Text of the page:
Ceasefire program have saved lives
A column appeared in the Jan. 18, Austin Weekly News criticizing me for bringing the Ceasefire program to our community to address local crime issues. I understand these concerns and want to take this opportunity to put to rest any myths that Ceasefire is comprised of people unfamiliar with our community, and to assure residents of the 78th District that this program will be an effective way to combat crime.
As state representative, I have worked hard to combat gangs and drugs, and crack down on the sale of illegal weapons. My number one goal is to make our community a safer place for our children and families. I was very excited to help bring Ceasefire to Austin because of its efforts to unite community organizations, local law enforcement, members of the clergy, civic leaders and local nonprofit organizations for one common goal: to stop the shooting.
Ceasefire has proven its worth since its inception in 1995. In the past 11 years, it has helped decrease shootings and killings by 45-50 percent in neighborhoods where it has had a chance to establish itself, such as West Garfield and Maywood. According to a Jan. 20, 2006 article, it has also saved approximately 400 lives.
Ceasefire is not a group of outsiders either. The Ceasefire program is partnering with Youth Outreach Services, which has been working in the Austin community for 17 years. Together, they will help unite the outstanding community groups and leaders we have and foster communication and cooperation for our common goal of cleaning up our streets
Ceasefire is also designed to employ local residents, many of whom have made mistakes in the past, but have turned their life around and now want to make a difference. I am confident that Youth Outreach Services will show us just how effective an organization it is, and implement the Ceasefire strategy to make our community a safer place.
With the federal government failing to renew the assault weapons ban, and illegal guns and drugs flooding our streets, we need to do everything we can to stop this violence that plagues our community. I am looking forward to Ceasefire’s presence, and can’t wait to work with our local leaders and organizations to make it a success
State Representative, 78th District
Anti-violence program run by insiders
As the executive director of Youth Outreach Services, which is the organization responsible for the Austin Ceasefire program, I would like to clear up some misconceptions mentioned by James Hammonds in his Jan. 19, Austin Weekly News column about the CeaseFire program in Austin.
Mr. Hammonds’ column implies that “outsiders” are running the Austin CeaseFire program. This is not the case. For more than 15 years Youth Outreach Services (YOS) has steered upwards of 5,000 youth in the Austin community away from drugs, gangs and crime, and helped guide them toward academic, personal and social success. We hope that our commitment to youth and social justice issues in Austin has earned YOS the recognition as an asset to this great community.
As with any YOS effort, the community in Austin has been involved with the YOS CeaseFire program since the beginning. A community group was established to advise on the selection of staff. A community counsel is being formed to create a violence prevention strategy. And as recently as Jan. 14, hundreds of Austin community residents turned out on a wintry afternoon to attend a Youth Outreach Services CeaseFire rally. These examples of ongoing resident participation seem to affirm community interest and support of the program.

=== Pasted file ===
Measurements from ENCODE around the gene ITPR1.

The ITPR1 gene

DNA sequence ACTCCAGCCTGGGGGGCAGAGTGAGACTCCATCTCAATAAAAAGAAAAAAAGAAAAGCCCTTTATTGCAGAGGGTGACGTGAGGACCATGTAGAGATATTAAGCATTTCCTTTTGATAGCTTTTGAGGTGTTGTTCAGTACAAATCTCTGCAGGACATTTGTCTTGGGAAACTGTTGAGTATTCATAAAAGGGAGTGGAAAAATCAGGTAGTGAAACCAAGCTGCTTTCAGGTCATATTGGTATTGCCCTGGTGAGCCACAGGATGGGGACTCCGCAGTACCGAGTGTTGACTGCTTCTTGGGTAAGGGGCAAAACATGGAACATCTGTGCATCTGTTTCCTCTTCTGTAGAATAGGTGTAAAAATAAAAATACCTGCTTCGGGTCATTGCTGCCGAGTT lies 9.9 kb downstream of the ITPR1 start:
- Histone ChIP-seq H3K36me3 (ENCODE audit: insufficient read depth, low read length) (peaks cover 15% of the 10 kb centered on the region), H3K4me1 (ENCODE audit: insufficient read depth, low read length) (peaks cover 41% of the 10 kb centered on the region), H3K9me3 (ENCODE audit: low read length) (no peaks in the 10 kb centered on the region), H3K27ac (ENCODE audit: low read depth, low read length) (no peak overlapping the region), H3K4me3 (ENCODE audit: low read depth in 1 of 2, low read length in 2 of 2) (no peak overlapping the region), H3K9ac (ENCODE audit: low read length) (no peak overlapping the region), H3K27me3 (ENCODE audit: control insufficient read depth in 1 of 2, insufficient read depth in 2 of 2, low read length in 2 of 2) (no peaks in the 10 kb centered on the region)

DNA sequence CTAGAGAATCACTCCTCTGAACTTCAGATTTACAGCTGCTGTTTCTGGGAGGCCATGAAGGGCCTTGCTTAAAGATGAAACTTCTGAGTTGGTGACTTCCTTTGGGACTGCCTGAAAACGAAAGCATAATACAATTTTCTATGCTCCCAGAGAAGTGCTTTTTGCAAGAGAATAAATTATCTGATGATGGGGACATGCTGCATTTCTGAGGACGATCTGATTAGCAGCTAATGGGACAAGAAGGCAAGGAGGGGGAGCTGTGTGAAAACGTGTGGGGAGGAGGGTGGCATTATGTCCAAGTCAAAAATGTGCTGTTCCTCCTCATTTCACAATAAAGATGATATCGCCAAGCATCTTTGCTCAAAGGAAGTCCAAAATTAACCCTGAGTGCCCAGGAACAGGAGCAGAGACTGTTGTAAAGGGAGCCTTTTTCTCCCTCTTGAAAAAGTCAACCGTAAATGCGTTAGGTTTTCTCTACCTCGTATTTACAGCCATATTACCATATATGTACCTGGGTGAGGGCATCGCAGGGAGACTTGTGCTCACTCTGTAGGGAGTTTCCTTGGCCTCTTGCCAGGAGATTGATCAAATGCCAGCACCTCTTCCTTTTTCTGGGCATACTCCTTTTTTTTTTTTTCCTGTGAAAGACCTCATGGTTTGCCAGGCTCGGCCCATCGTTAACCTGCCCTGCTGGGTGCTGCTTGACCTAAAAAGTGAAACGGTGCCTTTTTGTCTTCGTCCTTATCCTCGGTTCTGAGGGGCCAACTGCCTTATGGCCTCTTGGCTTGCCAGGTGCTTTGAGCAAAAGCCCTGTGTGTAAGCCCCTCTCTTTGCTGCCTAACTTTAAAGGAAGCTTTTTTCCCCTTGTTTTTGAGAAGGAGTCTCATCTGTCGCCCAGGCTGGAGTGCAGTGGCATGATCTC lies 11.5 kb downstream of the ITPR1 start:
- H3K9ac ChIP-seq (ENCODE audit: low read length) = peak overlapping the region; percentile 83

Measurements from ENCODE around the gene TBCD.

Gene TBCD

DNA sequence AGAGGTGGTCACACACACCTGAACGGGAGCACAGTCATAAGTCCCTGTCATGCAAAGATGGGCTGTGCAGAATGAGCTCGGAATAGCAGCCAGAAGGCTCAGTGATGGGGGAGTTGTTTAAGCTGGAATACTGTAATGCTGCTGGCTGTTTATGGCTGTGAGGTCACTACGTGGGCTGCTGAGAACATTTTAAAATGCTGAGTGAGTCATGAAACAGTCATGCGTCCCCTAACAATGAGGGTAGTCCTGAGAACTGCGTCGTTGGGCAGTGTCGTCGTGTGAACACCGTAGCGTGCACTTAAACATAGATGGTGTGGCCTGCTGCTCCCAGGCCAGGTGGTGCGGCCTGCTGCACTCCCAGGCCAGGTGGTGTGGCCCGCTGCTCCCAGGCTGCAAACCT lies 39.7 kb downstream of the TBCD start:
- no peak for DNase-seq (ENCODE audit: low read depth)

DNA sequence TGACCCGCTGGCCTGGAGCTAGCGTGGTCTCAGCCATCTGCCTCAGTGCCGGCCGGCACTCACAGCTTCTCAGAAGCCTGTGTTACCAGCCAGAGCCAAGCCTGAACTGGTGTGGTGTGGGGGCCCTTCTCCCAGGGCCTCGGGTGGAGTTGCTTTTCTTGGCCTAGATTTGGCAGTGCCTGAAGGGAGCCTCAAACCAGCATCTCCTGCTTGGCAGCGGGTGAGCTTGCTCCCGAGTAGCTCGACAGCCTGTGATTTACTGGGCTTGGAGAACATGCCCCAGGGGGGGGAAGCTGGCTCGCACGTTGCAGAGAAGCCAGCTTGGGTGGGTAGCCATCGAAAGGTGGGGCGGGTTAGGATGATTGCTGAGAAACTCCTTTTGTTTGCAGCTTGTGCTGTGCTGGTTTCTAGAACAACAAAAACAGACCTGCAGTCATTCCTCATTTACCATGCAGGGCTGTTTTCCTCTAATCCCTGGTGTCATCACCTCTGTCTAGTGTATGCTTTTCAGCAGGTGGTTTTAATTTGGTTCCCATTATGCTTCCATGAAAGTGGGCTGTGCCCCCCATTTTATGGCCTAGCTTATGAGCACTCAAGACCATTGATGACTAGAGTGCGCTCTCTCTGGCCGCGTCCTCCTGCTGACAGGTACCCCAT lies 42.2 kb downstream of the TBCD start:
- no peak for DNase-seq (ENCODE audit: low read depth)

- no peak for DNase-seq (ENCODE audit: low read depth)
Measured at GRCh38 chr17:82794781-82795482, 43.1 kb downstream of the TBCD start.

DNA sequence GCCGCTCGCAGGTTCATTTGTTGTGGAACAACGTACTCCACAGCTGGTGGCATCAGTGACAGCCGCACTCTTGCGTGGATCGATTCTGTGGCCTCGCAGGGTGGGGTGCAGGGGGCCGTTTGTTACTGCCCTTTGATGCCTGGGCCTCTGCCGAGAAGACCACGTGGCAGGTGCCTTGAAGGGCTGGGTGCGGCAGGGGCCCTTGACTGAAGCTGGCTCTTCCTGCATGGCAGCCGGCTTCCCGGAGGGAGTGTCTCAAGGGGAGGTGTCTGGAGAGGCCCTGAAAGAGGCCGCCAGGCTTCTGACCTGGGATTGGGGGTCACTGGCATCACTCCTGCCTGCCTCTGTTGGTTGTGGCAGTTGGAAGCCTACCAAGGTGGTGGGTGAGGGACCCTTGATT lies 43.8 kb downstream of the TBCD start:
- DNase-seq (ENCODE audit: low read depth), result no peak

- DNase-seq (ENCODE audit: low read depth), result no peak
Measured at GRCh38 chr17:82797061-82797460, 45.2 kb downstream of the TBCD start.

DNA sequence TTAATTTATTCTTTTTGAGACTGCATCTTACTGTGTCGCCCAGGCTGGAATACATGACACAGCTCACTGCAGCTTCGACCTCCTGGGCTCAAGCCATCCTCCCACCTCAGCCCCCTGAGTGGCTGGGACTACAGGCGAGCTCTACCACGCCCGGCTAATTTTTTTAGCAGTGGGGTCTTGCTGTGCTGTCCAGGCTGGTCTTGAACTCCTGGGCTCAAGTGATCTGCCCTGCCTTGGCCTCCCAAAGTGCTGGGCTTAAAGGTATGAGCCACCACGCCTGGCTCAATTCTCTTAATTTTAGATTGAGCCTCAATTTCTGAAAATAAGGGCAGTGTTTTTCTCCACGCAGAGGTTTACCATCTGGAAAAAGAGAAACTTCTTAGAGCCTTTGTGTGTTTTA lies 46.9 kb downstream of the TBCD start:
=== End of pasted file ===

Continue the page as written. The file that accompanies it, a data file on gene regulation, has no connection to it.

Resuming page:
Ceasefire has been recognized both locally and nationally as a successful program for reducing violent crime rates. It aims to accomplish the same in Austin. By creating partnerships and collaborations throughout the Austin community, by providing rapid mobilization in response to violence, and by benefiting from the vision, leadership and support of elected officials like Governor Blagojevich and Rep. Deborah Graham, we should aim to not only reduce, but entirely eliminate every one of the shootings and deaths of our young people that occur each year.
Executive Director, Youth Outreach Services
‘Junk food media’
This letter is regarding the absolute disservice to the African-American community perpetrated by V-103 (a Clear Channel station) for the removal of the Cliff Kelley show on Sundays. I have nothing against the bench warmer, Mr. Les Brown. However, his brand of talk is redundant, I can get motivational and inspirational talk from church.
Removing Mr. Kelley’s hard hitting political analysis and his uncanny ability to take complex issues, articulate and frame them in such a manner that the average working stiff can comprehend is an assault on the Black Community’s sensibilities.
Clear Channel’s efforts at dumbing us down should not stand with impunity.
I assert that as younger listeners started to tune into shows of substance like the Cliff Kelley Show, the hours of mind-numbing boopidy-bop and feeding at the trough of mental junk food would become trivial.
A critically thinking market would eventually demand more substantive programming. Since Clear Channel’s bottom line is heavily addicted to hoards of lemmings and Automatons, it cannot have them asking “why should we leap?”
Clear Channel ought to be made to feel the black community’s wrath, as well as any advertisers complicit in this offensive act. Please don’t feed me ding-dongs, ho-hos, and ‘Les Brownies’ and tell me that it’s steak.
Mad as hell, Kevin “B”